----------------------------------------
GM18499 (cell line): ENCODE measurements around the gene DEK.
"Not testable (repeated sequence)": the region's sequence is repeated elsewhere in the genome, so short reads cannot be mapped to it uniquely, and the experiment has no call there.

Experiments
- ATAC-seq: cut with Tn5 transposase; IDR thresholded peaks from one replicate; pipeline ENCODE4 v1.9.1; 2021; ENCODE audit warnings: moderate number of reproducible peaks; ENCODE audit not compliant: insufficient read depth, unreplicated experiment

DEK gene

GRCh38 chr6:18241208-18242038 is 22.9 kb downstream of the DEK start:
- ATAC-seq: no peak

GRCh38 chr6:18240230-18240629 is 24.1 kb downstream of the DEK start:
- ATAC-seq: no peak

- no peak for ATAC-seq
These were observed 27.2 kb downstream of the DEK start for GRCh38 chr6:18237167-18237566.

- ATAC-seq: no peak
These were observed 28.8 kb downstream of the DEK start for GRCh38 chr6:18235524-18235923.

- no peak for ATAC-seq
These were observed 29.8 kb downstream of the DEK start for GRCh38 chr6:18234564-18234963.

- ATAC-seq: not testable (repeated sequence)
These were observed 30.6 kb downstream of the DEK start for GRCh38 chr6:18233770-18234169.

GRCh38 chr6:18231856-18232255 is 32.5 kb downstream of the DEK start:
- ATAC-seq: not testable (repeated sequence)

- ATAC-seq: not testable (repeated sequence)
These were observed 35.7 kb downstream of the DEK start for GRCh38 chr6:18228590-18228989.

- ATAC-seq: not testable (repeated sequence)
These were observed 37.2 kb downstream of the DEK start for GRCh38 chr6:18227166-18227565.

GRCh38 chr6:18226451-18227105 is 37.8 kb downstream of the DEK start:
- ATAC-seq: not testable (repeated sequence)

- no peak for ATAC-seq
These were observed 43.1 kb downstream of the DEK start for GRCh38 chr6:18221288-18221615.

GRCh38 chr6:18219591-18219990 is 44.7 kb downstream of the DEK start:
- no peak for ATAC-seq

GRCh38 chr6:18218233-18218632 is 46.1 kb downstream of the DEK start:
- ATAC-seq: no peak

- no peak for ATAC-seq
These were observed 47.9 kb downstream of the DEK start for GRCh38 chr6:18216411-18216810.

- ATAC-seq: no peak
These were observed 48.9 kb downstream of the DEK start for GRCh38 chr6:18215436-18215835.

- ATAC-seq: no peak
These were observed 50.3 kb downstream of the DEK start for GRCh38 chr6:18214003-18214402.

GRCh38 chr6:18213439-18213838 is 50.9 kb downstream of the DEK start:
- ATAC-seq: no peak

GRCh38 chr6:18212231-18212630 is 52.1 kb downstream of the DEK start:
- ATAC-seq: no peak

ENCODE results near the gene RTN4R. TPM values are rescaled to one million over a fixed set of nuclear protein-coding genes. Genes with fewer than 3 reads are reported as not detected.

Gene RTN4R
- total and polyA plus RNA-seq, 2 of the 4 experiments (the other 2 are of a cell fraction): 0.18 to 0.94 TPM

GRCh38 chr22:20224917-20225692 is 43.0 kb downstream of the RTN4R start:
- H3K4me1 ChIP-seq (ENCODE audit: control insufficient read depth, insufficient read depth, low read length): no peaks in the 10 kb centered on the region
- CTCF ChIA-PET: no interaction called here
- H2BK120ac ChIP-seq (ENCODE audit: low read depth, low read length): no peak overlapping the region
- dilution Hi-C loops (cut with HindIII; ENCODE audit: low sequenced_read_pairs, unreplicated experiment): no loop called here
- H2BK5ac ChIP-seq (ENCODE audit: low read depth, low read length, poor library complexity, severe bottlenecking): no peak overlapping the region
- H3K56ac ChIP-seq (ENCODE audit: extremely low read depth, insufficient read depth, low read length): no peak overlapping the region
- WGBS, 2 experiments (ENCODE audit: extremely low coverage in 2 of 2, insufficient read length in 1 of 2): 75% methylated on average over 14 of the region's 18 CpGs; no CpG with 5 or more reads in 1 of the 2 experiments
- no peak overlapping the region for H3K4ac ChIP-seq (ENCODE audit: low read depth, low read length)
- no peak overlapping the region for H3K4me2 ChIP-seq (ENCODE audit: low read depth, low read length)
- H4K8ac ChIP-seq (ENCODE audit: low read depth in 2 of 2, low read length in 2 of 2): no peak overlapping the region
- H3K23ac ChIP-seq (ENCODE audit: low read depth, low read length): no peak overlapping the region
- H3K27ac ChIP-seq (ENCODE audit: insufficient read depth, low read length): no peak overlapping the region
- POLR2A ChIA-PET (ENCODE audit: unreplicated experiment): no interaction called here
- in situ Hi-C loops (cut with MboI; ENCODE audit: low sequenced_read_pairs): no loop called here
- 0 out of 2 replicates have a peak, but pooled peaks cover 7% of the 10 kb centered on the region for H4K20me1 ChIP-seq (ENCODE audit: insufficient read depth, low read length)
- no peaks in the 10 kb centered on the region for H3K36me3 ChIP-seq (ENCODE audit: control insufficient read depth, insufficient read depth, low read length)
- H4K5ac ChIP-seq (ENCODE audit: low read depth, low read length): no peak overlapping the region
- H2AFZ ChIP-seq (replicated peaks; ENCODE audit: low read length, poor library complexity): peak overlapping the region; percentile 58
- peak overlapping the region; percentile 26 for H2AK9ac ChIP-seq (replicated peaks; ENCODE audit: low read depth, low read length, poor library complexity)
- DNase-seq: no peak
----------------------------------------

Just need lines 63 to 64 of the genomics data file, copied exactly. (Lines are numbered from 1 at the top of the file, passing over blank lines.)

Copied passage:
- H2AFZ ChIP-seq (replicated peaks; ENCODE audit: low read length, poor library complexity): peak overlapping the region; percentile 58
- peak overlapping the region; percentile 26 for H2AK9ac ChIP-seq (replicated peaks; ENCODE audit: low read depth, low read length, poor library complexity)